Matt Cichowicz, Communications Writer
Apr
4
2018

Swanson School’s Department of Electrical and Computer Engineering Presents Mike Gazarik with 2018 Distinguished Alumni Award

Electrical & Computer

PITTSBURGH (April 4, 2018) … This year’s Distinguished Alumni from the University of Pittsburgh Swanson School of Engineering have worked with lesson plans and strategic plans, cosmetics and the cosmos, brains and barrels and bridges. It’s a diverse group, but each honoree shares two things in common on their long lists of accomplishments: outstanding achievement in their fields, and of course, graduation from the University of Pittsburgh.This year’s recipient for the Department of Electrical and Computer Engineering is Mike Gazarik, PhD, BSEE ’87, Vice President of Engineering at Ball Aerospace & Technology Corporation.The six individuals representing each of the Swanson School’s departments and one overall honoree representing the entire school gathered at the 54th annual Distinguished Alumni Banquet at the University of Pittsburgh’s Alumni Hall to accept their awards. Gerald D. Holder, US Steel Dean of Engineering, led the banquet for the final time before his return to the faculty this fall.“One of Mike’s many awards from NASA is the ‘Silver Snoopy Award,’” said Dean Holder. “An astronaut always presents the Silver Snoopy because it is the astronaut’s own award for outstanding performance, contributing to flight safety, and mission success. Less than one percent of the aerospace program workforce receives it annually, making it a special honor to receive.”About Mike GazarikMike Gazarik earned a bachelor’s degree in Electrical Engineering from the University of Pittsburgh in 1987. He earned a master’s degree in 1989 and PhD in 1997 – both in Electrical Engineering – from the Georgia Institute of Technology.Dr. Gazarik joined Ball Aerospace & Technology Corporation in March 2015 as Vice President of Engineering. He provides overall strategic and operational leadership of the organization, which includes all engineering disciplines as well as manufacturing, test, supply chain management, facilities, independent research and development, and intellectual property. Prior to this position, he served as Technical Director and worked to align Ball’s technology development with business development and growth strategies.  Before joining Ball, Dr. Gazarik worked at NASA headquarters in Washington, D.C. as Associate Administrator for the Space Technology Mission Directorate. He has more than 25 years of experience in the design, development, and deployment of spaceflight systems, and he has contributed to the development of technology with applications to NASA’s exploration, space operations, and science missions. While overseeing the Space Technology Mission Directorate at NASA headquarters, he led the rapid development and incorporation of transformative technologies that enable missions and address the nation’s aerospace community’s most difficult challenges.Earlier in his career, Dr. Gazarik served as Deputy Director for programs at NASA’s Langley Research Center in the Engineering Directorate. He led the development of an infrared camera for the Space Shuttle that allowed the astronauts to inspect the Shuttle while in orbit and led the development of entry, descent, and landing instrumentation on the Mars Science Laboratory that made the first measurements of flying and landing on Mars. Prior to joining NASA, he served as Project Manager for the Geosynchronous Imaging Fourier Transform Spectrometer project at the Massachusetts Institute of Technology’s Lincoln Laboratory. In the private sector, he worked on software and firmware development for commercial and government applications, including telecommunications and signal processing.Dr. Gazarik is an Associate Fellow of the American Institute of Aeronautics and Astronautics and a member of the Engineering Advisory Board for the University of Colorado Aerospace Sciences Department and the University of Arizona’s College of Engineering. He has received numerous awards including NASA’s Outstanding Leadership Medal and a Silver Snoopy Award, one of NASA’s highest honors. ###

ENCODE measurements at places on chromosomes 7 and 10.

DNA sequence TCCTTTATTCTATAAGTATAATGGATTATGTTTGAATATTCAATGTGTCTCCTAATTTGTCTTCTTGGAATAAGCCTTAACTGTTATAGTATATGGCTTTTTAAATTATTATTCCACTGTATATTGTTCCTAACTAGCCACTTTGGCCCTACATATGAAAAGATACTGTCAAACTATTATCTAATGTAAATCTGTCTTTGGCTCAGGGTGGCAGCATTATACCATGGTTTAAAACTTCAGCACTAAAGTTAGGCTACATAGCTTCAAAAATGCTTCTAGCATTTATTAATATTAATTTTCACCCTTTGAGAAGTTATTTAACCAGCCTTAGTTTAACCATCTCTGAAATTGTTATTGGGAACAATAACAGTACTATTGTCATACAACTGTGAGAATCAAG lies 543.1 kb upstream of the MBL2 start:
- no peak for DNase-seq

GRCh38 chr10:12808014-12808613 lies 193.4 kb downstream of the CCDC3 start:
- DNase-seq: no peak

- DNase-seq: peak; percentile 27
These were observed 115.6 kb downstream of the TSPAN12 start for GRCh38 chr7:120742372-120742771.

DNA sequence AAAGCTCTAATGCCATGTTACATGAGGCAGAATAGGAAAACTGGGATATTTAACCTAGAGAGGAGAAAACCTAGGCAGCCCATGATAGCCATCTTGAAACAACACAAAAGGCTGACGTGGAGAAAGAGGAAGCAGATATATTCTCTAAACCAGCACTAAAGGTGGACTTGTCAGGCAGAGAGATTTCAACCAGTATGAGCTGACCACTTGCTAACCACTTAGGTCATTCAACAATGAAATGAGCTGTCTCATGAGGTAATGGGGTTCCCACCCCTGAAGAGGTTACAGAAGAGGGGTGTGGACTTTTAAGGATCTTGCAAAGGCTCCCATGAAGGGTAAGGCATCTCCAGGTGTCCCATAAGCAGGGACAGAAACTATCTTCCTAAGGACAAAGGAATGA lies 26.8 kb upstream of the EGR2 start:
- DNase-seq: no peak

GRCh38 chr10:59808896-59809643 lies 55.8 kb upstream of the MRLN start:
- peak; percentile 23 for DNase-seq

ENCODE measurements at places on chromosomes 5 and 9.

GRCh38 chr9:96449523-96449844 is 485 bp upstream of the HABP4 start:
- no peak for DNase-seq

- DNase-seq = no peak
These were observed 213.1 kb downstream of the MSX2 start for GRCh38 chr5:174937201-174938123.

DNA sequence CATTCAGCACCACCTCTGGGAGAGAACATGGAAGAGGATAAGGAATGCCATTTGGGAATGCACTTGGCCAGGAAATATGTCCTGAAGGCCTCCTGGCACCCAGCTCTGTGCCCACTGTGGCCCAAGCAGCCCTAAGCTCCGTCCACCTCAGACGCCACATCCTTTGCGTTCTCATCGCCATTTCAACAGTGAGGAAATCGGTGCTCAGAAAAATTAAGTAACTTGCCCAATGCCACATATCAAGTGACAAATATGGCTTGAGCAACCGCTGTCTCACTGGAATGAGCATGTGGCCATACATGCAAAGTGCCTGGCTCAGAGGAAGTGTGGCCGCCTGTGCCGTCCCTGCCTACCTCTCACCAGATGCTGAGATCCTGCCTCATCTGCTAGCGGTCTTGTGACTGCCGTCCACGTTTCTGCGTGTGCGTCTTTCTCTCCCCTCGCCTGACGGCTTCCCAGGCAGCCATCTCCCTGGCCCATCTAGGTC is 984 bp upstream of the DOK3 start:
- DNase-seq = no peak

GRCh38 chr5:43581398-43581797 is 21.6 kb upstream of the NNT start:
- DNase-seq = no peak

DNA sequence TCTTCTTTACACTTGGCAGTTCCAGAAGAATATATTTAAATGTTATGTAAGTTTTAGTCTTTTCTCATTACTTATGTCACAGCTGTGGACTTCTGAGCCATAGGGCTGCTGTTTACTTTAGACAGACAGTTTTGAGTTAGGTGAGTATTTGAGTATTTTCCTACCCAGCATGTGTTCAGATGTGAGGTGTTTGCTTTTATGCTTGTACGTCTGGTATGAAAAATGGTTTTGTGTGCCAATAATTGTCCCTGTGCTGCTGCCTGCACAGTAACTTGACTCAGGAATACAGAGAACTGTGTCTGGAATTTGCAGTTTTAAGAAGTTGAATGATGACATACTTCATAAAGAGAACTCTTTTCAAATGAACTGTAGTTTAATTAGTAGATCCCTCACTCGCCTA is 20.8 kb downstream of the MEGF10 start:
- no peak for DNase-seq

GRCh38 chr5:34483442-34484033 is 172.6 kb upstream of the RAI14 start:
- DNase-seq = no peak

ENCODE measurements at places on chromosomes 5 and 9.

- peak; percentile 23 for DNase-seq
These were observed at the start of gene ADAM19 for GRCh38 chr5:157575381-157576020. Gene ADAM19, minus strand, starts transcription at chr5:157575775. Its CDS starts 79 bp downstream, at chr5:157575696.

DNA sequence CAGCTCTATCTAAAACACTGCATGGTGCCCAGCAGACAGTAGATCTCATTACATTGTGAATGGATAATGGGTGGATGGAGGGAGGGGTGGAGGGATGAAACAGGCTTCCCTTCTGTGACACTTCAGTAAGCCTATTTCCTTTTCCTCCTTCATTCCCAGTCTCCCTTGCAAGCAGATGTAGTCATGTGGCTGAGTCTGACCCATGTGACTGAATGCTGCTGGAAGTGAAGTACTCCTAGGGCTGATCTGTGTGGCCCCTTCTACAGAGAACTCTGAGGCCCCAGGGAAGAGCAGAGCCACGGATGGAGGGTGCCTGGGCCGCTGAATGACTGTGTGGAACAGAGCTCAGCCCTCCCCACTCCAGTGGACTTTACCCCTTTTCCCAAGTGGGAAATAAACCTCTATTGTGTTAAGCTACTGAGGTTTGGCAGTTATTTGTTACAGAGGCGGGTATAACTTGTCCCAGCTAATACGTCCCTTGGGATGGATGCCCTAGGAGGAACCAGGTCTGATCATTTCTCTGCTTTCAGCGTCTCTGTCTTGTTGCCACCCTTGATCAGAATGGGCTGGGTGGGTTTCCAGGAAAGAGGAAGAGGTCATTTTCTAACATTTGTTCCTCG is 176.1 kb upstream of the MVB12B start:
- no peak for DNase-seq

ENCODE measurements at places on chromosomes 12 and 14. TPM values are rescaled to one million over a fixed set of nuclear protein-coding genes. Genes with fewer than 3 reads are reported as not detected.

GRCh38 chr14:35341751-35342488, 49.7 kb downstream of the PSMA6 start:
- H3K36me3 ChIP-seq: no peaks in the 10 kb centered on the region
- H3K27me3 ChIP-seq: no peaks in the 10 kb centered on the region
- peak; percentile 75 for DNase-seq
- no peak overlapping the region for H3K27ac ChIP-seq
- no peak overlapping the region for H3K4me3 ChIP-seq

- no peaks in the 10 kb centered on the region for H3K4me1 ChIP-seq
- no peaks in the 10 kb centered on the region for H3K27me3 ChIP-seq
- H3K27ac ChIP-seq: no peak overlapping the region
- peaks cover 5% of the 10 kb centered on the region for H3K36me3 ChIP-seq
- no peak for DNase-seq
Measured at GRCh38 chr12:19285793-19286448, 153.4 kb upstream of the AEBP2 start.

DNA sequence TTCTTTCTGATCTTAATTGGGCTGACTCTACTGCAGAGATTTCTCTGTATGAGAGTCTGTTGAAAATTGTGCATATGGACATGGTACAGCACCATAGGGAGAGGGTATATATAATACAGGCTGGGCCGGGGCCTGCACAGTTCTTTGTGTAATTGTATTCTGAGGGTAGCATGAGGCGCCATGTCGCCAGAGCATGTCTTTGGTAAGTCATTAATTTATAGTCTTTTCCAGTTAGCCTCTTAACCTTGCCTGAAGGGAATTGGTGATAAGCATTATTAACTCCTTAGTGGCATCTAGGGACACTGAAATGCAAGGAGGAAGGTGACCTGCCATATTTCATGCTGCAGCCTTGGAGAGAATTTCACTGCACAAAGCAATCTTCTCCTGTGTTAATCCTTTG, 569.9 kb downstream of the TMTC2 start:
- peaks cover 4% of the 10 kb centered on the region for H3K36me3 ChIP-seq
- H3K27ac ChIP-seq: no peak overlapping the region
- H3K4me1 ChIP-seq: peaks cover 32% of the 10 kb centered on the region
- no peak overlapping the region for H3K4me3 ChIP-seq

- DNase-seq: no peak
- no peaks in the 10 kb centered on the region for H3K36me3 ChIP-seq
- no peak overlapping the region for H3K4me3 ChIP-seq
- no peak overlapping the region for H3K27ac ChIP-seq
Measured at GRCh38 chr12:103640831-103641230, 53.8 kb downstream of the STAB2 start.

Matt Cichowicz, Communications Writer